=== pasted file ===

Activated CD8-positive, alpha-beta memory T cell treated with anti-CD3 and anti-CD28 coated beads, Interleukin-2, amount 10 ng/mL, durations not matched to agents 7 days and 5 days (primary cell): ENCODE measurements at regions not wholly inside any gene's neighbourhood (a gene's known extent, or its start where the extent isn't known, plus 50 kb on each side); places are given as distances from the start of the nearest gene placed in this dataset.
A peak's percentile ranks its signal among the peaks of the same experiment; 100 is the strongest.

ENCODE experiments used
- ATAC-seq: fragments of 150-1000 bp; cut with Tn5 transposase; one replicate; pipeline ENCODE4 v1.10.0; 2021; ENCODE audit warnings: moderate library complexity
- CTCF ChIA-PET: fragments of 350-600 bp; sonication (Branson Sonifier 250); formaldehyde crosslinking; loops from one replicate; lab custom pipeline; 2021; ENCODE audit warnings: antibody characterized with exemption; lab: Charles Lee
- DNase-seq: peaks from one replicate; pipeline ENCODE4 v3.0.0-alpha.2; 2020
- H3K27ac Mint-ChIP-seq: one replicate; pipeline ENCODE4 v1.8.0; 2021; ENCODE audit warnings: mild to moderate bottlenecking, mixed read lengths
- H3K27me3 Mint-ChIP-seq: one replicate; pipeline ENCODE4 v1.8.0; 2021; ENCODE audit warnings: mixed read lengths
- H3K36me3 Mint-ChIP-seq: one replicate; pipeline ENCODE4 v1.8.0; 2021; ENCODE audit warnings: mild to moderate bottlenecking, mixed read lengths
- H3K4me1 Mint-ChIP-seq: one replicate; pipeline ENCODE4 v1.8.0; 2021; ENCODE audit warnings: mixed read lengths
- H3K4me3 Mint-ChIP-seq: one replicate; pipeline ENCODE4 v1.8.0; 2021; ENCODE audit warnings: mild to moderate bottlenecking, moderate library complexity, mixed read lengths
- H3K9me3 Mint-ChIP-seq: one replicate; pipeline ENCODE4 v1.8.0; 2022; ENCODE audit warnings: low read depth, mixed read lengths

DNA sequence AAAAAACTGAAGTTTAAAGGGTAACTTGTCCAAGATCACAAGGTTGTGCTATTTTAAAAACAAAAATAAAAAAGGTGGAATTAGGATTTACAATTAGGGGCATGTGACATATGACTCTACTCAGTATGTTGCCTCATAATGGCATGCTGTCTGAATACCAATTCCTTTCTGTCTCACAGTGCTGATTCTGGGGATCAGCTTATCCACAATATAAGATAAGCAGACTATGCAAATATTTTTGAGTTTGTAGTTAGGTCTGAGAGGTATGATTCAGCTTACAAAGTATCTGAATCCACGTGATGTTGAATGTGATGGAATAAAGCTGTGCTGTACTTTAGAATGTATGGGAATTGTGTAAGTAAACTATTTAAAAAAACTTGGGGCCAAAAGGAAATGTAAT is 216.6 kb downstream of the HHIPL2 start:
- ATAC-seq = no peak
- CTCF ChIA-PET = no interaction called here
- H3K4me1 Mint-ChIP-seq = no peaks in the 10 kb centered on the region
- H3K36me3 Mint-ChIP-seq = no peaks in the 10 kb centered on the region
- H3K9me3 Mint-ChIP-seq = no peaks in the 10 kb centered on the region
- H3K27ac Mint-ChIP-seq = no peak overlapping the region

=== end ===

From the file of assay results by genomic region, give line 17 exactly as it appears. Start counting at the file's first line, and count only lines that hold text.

- H3K36me3 Mint-ChIP-seq = no peaks in the 10 kb centered on the region